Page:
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Brazil mudslides claim 355, some still trapped

Brazil mudslides: At least 355 people died in three Rio state towns after slides hit at about 3 a.m. Wednesday, and at least 50 people were still missing, officials said.

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Rescue workers and residents search the rubble of a building that collapsed in a landslide in Nova Friburgo, Jan. 13. The death toll from the devastated mountainous region near the city of Rio de Janeiro was expected to rise as rescuers reached the more remote areas.

Shana Reis/Government of Rio/Reuters

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Walls of earth and water swept away homes in the mountains north of Rio de Janeiro, wiping out families and leaving survivors scrambling Thursday to reach still-trapped neighbors.

At least 355 people died in three Rio state towns after slides hit at about 3 a.m. Wednesday, and at least 50 people were still missing, officials said. Another 34 people had already died in floods and slides since Christmas in southeastern Brazil.

"We were like zombies, covered in mud, in the dark, digging and digging" after the slides hit at about 3 a.m. Wednesday, said Geisa Carvalho, 19.

A tremendous rumble awoke Geisa and her mother Vania Ramos as tons of earth slid down a sheer granite rock face onto their neighborhood. The power was out, but by lightning flashes they could see a torrent of mud and water rushing just a few feet (meters) from their home — and the remnants of their neighbors' houses that were swept far down a hill.

"I don't even have the words to describe what I've seen," said Ramos, during a 5-mile (8-kilometer) hike to the main part of her town in search of food and water. "A lot of our friends are dead or missing. There are people we may never find."

Carvalho and Ramos said they ran out of their home moments after the mudslide and joined neighbors in digging for survivors with bare hands and sticks. They quickly located a family of four who had died under the rubble of their home — and said another neighbor's 2-month-old baby was washed away in his crib and has yet to be found.

Nearly all the homes in their Caleme neighborhood were swept to the bottom of a hill, seemingly turned inside out. Tangles of plumbing were wrapped in trees, children's' clothing littered the earth, massive trees were tossed about like toothpicks. A river of water and mud flowed through the streets as a light rain continued to fall Thursday.

Only a few rescuers had managed to hike to Caleme by Thursday and they only had shovels and machetes — not the heavier equipment that may be needed to hunt for survivors. Residents said they had no food, water or medication, and many made the long walk for help to the center of Teresopolis, about 40 miles (65 kilometers) north of Rio.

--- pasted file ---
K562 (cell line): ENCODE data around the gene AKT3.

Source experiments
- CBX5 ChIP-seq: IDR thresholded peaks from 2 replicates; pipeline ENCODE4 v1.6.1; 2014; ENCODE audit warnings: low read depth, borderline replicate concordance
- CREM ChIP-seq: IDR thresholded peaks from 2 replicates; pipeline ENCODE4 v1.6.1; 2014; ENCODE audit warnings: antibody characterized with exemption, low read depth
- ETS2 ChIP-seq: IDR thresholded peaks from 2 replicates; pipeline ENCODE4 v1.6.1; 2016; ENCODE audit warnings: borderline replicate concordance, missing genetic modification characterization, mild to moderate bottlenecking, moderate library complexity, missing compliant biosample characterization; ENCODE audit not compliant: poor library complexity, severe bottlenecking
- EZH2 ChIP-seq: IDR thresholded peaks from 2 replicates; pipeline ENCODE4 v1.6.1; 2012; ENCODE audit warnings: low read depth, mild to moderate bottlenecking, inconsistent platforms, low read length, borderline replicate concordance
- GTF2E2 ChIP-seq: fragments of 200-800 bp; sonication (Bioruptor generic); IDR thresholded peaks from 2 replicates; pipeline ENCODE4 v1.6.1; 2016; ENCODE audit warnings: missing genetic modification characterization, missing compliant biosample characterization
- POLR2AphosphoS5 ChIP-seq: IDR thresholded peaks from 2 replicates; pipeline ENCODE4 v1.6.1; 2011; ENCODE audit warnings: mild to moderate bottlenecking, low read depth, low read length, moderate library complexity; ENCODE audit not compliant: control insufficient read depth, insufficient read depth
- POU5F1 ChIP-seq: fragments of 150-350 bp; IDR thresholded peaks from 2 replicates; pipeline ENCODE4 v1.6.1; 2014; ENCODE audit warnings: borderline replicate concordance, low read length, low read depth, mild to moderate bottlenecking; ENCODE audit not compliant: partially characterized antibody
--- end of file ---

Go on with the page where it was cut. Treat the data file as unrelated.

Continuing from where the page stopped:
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Such disasters hit Brazil annually in its rainy summer season and unduly punish the poor, who often live in rickety shacks perched perilously on steep hillsides with little or no foundations.

Rio state's Civil Defense department reported on its website that 159 people were killed in Teresopolis, 160 in nearby Nova Friburgo and 36 in neighboring Petropolis.

Morgues in the cities were full and bodies covered in blankets were laid out in streets.

Officials said the area hit by slides had seen 10 inches (26 centimeters) of rain in less than 24 hours. More rain, possibly heavy at times, is forecast through the weekend.

Survivors across the region were seen wading through waist-high water, carrying what belongings they could, trying to reach higher ground. Many tried desperately to find relatives, though phone service was out in the region and many people were still missing hours after the rain stopped.

"There are so many disappeared — and so many that will probably never be found," said Angela Marina de Carvalho Silva, a resident of Teresopolis who feared she may have lost 15 relatives, including five nieces and nephews.

"There was nothing we could do. It was hell," she said in a telephone interview.

Carvalho Silva took refuge in a neighbor's house on high ground with her husband and daughter, and watched the torrential rain carry away cars, tree branches and animals and rip apart the homes of friends and family.

"It's over. There's nothing. The water came down and swept everything away," said her husband, Sidney Silva.

President Dilma Rousseff flew by helicopter over the region Thursday. The nation's Health Ministry said it was sending 7 tons of medications to the area, enough to treat 45,000 people for a month, it said in a statement.

The mayor of Teresopolis, Jorge Mario Sedlacek, decreed a state of emergency, calling the calamity "the worst to hit the town." About 800 search-and-rescue workers from the state's civil defense department and firefighters were digging for survivors, but hopes were dimming.

Deadly flooding and slides hit neighboring states in recent days as well.

Heavy rainfall caused havoc in Minas Gerais state north of Rio, where 16 people died in the past month and dozens of communities are in a state of emergency.

In Sao Paulo, flooding paralyzed main thoroughfares in the capital city since Sunday and 21 people died in collapsed homes, mudslides and flooding throughout the state.


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